the beauty and symbolism of the pieces, the intellectual grace of the game itself, the dignity of its age, and the historical reality of its use by so many millions of people who'd used it as medium of friendship, etc, all these blew me away.

the only problem was to have a good chess game, you have to have 2 people who both want to win.

in my altered state, i just couldn't for the life of me muster any will-to-win at all.

in fact the very idea was exhausting even to contemplate!

i found the 'natural' entheogens to be dirtier, slower, and more familiar- feeling.

by dirtier i mean mybody went through varying reflexes of rejection, be it the bitterness of peyote buttons making me gag, ayahuasca causing a deep vomit, after which they were both wonderful.

mushies sometimes left me feeling a tad liverish the next day, though some hawaiian, washington state, and mexican ones were fine.

acid i found to be much more reflective of contemporary times, in that the biggest factor was its lightning speed of thoughts and feelings all tunbling uncontrollably through my consciousness, a tsunami of raw data that sometimes was very threatening to my sense of psychic orientation.

a bit like bodysurfing, when you 'go into the washer' and have to have enough breath to last through those moments when you don't know which way is up, and have to be careful not to spend energy thrashing towards which way you think is up, but in fact may be down.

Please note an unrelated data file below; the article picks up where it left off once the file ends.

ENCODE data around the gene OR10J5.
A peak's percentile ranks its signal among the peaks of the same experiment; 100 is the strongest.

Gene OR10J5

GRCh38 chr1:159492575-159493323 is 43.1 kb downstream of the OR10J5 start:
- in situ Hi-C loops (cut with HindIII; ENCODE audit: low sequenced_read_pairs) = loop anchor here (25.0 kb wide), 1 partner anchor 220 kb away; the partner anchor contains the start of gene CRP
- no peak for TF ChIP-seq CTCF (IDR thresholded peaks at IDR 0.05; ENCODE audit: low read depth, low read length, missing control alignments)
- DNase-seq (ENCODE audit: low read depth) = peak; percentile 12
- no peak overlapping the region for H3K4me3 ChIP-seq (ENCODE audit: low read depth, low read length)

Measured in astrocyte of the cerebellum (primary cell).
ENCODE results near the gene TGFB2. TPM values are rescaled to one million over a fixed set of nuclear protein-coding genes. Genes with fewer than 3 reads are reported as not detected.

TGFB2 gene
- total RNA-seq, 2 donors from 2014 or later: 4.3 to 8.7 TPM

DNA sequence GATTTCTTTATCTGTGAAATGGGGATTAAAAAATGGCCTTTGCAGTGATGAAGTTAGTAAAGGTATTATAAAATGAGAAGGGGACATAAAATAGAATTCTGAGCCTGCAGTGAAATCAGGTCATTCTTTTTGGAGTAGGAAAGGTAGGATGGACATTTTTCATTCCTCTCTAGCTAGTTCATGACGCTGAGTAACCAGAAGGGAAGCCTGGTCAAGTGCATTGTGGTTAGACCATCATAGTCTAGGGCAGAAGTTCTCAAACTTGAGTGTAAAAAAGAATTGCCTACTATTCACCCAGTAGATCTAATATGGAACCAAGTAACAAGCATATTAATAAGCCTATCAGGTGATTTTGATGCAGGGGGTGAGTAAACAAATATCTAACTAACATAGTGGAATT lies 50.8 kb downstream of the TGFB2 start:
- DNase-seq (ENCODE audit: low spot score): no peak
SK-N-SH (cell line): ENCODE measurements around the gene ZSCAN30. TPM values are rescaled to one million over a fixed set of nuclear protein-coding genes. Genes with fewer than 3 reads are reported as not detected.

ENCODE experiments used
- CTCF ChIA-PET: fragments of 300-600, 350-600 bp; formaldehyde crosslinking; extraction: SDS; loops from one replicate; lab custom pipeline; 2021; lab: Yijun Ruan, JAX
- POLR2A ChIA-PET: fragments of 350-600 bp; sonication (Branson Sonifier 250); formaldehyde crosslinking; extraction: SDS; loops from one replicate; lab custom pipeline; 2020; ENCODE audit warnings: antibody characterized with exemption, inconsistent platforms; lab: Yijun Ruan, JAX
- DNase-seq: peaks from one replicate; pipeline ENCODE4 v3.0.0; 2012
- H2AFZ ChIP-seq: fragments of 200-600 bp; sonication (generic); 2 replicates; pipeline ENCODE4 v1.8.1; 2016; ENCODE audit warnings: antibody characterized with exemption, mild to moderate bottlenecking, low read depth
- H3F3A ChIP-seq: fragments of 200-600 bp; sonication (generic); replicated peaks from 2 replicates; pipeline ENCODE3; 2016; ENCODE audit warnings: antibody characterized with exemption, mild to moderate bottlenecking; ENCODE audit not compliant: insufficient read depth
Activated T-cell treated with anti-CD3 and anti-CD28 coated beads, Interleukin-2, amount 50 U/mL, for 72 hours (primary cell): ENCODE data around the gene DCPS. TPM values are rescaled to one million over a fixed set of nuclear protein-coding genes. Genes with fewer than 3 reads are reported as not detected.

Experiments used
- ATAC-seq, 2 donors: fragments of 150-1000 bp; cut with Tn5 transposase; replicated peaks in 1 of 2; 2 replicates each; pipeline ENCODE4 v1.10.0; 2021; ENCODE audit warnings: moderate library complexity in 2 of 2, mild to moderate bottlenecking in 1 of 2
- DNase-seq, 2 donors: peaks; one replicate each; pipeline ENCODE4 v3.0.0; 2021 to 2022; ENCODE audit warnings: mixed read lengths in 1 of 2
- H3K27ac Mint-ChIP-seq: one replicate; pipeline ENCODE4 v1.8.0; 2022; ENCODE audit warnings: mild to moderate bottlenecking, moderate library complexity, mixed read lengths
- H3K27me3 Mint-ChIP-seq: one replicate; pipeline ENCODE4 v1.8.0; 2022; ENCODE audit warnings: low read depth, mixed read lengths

so it was very, very destabilising to many parts of me, but once through the surf, there were many deeply inspiring moments, which gave me the courage to face the parts of my life that were depressing me big time.

nature, especially the night sky, and the ocean had an aliveness that extended a sense of love, very personal indeed. they were friends...

and they knew me and how to touch me deep inside, in ways nothing and no-one had managed before.

what intrigues me most about entheogens, (and which imo has implications for world peace and interfaith understanding) is the effects on personal morality.

the 'natural' entheogens are more merciful, whereas acid was remorsefully acute, when it came to examination of one's conscience.

there's almost always a moment when it seemed too cruel to really get what an awful person i had it in me to be, yet it had to be taken on board to have the whole picture, and so to 'work' on it.

self hatred on acid is what drives people off the deep end, i think.

finding something in oneself to love and nurture was the answer, something that was emotionally and intellectually rewarding, and in which one could acknowledge an improvement trajectory in the 'real world'!

ergo, music!

playing slide through good equipment with a good band and a crowd that wants to rock, and a few hundred mics upping the ante...well i just haven't found any sensation quite so complex, exciting and soul-involving before or since.

 i say since, because that was a few years ago, and it is near-impossible to find psychedelics in italy, and the closest place to find them is in switzerland, in the smartshops, where you can find really amazing mushrooms, san pedro cactus, but no acid.